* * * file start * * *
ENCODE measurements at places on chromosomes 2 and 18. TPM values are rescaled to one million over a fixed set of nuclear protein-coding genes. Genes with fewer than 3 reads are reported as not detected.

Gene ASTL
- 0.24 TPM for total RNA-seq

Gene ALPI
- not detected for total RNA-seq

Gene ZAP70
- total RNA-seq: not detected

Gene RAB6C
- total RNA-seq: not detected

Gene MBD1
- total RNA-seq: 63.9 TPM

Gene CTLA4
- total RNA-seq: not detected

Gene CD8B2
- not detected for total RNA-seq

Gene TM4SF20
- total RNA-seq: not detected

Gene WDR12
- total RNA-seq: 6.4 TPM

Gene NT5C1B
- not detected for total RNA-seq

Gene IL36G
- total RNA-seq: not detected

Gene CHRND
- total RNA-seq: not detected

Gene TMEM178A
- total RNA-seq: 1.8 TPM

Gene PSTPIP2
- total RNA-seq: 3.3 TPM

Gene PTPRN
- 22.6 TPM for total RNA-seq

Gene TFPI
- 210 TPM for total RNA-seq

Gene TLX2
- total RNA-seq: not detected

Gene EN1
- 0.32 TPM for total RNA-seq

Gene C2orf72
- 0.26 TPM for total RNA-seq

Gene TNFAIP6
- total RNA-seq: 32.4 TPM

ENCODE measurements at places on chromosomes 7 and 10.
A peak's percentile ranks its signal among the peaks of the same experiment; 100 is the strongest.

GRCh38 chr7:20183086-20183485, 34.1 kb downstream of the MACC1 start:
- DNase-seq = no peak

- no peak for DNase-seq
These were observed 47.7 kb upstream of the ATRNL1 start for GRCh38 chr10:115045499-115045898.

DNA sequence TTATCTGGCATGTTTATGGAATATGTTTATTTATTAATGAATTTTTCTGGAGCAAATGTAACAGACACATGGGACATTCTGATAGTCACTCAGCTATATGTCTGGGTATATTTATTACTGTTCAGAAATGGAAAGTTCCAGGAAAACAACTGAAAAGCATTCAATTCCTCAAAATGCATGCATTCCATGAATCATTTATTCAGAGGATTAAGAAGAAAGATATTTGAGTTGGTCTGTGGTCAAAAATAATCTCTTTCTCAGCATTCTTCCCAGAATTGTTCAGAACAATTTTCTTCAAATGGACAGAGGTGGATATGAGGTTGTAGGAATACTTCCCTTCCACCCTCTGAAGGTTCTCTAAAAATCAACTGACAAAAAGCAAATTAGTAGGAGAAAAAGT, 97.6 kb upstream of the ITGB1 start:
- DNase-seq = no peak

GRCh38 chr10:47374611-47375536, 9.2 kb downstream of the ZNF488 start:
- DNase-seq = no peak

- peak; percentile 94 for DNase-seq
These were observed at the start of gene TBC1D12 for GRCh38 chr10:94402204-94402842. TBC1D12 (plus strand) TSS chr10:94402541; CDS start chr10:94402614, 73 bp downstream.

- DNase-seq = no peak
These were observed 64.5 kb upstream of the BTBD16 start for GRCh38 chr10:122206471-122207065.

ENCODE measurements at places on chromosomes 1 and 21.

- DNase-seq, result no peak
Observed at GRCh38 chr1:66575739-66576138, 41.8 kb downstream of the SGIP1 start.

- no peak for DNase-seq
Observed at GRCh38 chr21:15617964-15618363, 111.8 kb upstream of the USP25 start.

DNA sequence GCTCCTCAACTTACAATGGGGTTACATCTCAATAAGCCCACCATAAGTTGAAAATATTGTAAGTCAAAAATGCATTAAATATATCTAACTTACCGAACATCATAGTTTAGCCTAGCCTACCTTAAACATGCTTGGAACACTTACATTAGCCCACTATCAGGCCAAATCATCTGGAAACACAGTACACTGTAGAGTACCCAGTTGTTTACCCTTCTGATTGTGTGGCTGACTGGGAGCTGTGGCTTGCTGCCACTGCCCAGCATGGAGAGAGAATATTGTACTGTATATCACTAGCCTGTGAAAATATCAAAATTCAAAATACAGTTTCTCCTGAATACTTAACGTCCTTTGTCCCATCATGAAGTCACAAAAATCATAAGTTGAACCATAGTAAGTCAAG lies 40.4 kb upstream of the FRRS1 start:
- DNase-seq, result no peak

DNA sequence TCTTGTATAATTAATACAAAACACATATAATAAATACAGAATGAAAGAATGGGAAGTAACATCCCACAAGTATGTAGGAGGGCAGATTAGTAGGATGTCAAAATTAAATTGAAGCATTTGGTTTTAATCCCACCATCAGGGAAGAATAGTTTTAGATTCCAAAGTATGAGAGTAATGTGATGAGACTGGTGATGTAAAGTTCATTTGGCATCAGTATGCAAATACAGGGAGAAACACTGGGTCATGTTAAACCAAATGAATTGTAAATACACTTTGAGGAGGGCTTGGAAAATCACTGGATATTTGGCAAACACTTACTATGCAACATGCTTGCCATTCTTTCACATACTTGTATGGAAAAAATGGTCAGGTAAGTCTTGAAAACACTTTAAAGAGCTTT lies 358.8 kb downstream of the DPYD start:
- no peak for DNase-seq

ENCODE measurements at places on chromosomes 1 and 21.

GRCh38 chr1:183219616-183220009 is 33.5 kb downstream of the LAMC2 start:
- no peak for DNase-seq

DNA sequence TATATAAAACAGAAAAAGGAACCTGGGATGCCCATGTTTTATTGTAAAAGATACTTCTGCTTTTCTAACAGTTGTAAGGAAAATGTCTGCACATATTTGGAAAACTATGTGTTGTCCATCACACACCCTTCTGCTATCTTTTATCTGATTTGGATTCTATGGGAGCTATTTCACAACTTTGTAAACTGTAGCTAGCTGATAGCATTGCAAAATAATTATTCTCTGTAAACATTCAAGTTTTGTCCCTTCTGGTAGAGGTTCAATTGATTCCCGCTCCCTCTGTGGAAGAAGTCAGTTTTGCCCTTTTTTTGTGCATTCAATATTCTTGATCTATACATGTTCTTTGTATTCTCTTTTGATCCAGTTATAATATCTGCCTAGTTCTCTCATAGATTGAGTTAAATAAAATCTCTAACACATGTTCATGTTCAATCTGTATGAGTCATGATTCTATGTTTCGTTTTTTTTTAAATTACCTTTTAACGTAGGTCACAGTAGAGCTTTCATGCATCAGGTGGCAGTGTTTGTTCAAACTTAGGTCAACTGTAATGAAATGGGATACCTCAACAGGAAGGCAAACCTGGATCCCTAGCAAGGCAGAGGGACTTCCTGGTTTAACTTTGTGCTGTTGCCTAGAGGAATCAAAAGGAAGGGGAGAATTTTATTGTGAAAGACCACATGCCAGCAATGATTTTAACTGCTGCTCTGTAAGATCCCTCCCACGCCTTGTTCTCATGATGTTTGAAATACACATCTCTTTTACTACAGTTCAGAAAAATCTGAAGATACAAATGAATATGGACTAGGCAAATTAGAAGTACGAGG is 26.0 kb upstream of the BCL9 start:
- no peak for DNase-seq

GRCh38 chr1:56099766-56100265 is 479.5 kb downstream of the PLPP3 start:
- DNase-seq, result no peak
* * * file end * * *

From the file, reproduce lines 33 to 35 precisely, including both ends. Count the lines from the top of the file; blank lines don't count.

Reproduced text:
- 210 TPM for total RNA-seq

Gene TLX2
- total RNA-seq: not detected